Fans of The Andy Griffith Show may remember Peggy McMillan, who had a short fling with the show’s star Andy Griffith. Watchers were mournful when Mayberry’s loveable Sherrif married Helen Crump instead of the beautiful town nurse. After all, the two had so much chemistry. And according to a tell-all book, there was a reason for all the on-set sparks. Griffith and Peggy’s actress Joanna Moore had a real romance brewing behind the scenes.
In 2015, journalist Daniel de Visé wrote in Andy and Don: The Making of a Friendship and a Classic American TV Show, that Andy Griffith had a couple of affairs. And one of those affairs was with Moore. And Daniel de Vise’ heard the intel from none other than Don Knotts. Knotts played Griffiths goofy sidekick, Barney Fife.
The most famous Mayberry relationship was between Griffeth and Aneta Corsaut, who stared as his onscreen wife. But six decades later, news of another secret affair got out.
“[Aneta Corsaut] wasn’t Andy’s first affair with a Griffith costar. He had told Don [Knotts] of at least one other: Joanna Moore, the Georgia beauty and future mother of Tatum O’Neal, cast in four episodes at the start of season three as a potential girlfriend for the television sheriff,” wrote de Vise’.
And Luckily, the fling didn’t leave Moore with any bad feelings for The Andy Griffith Show. In a 1962 interview, the actress told the Akron Beacon Journal that working for the series felt just as wholesome as the show itself.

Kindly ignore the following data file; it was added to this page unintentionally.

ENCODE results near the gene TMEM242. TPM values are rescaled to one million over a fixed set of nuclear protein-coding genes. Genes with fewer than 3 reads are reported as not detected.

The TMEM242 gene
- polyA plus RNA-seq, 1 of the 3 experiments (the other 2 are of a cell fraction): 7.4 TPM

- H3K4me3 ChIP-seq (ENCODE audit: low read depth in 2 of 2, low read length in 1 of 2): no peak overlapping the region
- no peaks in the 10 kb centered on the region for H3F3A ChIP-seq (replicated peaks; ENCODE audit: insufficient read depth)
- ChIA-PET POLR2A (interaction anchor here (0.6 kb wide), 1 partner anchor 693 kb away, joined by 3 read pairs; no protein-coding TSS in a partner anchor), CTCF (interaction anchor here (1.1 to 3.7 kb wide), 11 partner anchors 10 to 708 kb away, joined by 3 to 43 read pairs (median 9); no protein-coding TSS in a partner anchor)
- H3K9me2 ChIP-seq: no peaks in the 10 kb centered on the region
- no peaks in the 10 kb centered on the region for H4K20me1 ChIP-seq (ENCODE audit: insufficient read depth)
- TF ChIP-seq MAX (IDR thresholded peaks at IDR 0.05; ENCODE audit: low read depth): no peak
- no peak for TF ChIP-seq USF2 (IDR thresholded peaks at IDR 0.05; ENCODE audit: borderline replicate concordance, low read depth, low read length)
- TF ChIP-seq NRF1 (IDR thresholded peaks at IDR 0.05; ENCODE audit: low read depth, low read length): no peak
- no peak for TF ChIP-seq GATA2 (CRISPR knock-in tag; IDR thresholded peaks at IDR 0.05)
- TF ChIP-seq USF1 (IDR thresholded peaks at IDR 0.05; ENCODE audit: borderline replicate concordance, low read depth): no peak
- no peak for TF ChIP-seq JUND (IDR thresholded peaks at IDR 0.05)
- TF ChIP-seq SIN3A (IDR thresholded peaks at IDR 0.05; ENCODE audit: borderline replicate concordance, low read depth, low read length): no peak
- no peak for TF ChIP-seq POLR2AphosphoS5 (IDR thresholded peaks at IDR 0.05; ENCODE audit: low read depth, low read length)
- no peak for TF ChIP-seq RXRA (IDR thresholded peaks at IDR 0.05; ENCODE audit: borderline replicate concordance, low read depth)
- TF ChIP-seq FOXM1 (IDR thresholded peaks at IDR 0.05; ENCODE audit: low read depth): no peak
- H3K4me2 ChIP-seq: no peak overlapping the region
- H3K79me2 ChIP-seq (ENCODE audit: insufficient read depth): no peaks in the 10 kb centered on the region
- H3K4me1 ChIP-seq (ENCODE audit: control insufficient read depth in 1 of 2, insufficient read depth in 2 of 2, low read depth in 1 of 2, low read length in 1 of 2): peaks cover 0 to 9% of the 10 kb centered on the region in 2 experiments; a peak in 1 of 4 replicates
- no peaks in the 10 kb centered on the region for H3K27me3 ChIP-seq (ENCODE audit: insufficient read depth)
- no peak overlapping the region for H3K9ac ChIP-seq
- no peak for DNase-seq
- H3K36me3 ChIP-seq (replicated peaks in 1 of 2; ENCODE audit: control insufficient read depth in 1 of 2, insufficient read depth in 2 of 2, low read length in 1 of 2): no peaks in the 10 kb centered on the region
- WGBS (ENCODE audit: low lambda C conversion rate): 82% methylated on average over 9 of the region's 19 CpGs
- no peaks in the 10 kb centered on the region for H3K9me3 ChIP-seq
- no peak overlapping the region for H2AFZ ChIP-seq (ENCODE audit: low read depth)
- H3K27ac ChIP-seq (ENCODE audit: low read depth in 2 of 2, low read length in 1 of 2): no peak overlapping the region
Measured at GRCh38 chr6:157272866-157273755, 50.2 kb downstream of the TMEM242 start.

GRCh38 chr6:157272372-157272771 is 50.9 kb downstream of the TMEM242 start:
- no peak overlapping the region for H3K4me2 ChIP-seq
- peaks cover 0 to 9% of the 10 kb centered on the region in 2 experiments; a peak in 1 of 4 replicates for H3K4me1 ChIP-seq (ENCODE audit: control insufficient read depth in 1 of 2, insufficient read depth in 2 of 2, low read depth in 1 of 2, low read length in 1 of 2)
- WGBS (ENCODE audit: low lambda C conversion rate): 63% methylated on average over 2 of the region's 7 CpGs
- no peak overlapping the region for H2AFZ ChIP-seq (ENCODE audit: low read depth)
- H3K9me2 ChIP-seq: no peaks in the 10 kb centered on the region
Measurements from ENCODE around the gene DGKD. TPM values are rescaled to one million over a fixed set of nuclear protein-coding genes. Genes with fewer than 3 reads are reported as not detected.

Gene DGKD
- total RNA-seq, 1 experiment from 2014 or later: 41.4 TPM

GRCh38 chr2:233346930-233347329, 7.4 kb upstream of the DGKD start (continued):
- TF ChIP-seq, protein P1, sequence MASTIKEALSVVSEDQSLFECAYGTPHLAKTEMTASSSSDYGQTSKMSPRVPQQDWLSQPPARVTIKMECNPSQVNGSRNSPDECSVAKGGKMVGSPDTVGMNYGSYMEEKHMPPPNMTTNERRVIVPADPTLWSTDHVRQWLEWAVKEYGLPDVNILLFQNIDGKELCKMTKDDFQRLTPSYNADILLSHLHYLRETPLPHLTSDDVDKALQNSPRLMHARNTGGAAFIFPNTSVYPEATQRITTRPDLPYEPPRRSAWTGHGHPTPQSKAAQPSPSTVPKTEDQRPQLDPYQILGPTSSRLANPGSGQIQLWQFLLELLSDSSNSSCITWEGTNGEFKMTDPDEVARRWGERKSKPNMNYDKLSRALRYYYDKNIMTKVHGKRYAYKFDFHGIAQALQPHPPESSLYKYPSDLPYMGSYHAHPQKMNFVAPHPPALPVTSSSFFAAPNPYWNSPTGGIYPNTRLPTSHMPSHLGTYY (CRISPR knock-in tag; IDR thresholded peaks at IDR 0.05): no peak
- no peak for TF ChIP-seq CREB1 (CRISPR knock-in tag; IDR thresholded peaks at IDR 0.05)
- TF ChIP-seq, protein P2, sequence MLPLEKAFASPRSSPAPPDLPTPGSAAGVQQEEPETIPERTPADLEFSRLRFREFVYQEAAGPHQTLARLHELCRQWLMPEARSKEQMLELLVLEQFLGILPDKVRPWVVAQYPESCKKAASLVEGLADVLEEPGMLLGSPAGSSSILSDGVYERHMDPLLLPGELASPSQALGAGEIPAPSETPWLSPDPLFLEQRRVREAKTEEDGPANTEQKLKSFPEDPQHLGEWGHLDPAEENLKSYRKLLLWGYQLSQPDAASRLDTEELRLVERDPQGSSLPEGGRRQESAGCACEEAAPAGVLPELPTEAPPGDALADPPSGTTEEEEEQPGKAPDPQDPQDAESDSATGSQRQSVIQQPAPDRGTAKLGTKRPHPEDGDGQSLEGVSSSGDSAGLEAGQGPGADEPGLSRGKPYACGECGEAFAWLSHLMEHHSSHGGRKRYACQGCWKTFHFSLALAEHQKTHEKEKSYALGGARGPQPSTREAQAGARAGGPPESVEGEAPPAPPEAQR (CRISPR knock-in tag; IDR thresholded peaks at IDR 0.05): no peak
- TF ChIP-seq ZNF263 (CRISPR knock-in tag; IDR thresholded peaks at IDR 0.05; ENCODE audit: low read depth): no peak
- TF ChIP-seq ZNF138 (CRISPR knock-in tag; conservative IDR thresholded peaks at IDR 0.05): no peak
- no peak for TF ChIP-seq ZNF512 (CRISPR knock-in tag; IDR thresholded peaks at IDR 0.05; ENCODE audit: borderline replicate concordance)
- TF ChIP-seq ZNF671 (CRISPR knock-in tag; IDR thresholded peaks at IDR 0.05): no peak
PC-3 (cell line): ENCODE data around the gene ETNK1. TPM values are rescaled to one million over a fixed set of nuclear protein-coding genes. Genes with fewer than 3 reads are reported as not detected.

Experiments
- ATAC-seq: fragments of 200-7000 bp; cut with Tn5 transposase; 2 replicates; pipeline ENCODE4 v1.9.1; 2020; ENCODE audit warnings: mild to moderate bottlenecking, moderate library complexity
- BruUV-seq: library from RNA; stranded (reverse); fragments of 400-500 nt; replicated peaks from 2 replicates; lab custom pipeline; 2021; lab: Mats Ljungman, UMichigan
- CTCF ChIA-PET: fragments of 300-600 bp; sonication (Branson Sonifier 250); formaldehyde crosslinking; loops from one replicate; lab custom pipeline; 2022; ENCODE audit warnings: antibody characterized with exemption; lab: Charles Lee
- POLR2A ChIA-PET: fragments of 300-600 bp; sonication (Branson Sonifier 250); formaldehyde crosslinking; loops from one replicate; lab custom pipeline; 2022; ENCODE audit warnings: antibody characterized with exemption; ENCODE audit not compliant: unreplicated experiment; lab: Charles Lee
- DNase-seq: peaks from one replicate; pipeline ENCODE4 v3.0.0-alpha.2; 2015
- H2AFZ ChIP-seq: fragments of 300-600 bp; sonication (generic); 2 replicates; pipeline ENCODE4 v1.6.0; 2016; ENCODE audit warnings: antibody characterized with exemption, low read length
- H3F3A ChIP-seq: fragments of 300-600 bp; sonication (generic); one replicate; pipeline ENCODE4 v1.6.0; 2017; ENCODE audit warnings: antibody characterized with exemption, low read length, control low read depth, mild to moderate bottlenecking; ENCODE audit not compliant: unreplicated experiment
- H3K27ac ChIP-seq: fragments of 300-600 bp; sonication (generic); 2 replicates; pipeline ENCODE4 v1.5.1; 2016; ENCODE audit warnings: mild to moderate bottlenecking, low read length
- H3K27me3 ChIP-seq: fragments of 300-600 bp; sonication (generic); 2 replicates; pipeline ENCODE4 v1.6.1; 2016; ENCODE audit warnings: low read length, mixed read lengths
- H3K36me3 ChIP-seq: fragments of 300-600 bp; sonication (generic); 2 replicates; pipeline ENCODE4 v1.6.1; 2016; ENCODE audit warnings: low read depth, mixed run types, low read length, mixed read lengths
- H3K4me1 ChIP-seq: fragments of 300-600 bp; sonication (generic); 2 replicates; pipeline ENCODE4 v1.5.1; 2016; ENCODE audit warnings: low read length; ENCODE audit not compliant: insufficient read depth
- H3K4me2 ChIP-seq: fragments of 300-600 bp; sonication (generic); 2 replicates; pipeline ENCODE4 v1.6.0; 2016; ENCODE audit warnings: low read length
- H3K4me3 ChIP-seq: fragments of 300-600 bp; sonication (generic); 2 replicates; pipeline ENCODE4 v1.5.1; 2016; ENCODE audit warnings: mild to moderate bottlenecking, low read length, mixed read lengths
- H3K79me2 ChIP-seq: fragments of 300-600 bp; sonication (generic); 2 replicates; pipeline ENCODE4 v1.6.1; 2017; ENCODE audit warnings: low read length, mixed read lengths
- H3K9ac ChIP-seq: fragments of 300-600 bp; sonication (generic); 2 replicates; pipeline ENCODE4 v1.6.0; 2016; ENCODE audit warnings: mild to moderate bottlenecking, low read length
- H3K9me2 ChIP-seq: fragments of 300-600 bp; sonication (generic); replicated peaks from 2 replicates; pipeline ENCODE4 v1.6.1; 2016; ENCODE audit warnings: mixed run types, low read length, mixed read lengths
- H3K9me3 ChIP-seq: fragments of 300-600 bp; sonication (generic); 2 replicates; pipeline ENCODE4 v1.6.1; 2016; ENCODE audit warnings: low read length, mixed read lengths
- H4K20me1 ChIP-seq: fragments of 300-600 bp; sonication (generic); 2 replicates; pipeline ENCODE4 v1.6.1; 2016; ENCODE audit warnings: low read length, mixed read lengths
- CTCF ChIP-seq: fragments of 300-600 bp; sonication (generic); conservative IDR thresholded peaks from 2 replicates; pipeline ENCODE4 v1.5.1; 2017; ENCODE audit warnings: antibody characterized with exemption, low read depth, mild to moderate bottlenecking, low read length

“I liked the Griffith show better than anything else I’ve ever done,” Moore said. “Everyone on the program is so nice. The show is well organized and there is no rush. The people discuss their problems openly and the difficulties just seem to disappear. I was shocked by the honesty on that show, but it was a refreshing kind of honesty.”
Why ‘The Andy Griffith Show’ Stars Don Knotts and Andy Both Saw Psychiatrists
While portraying a character on The Andy Griffith Show was a wholesome experience for some, it was hard for others. And for Andy Griffith and Don Knotts, it proved to be frustrating at times. Because of that, the stars saw psychiatrists behind the scenes.
“I put my fist through a wall one day on the set and I started to back into the corner,” Griffith told Chicago Daily News in 1977.
Andy said he had a hard time separating his character from himself. And that was maddening. After Andy felt the explosive anger that led him to punch a wall, he asked the show’s producer if he was “going crazy.” The producer, who was also Andy’s close friend, assured him that he was perfectly sane. But he thought a psychiatrist could help.
His co-star, Don Knotts, saw a psychiatrist to help deal with an addiction to sleeping pills. In Andy and Don: The Making of a Friendship and a Classic American TV Show, Knotts’s brother-in-law explained the situation. Knotts began taking the drugs to cope with his career stress and unresolved childhood trauma. And luckily the doctor was able to make a difference.
“I’m convinced my dad wouldn’t have made it,” Don Knotts’s son, Tom, told author Daniel de Visé. “He would have committed suicide or something.”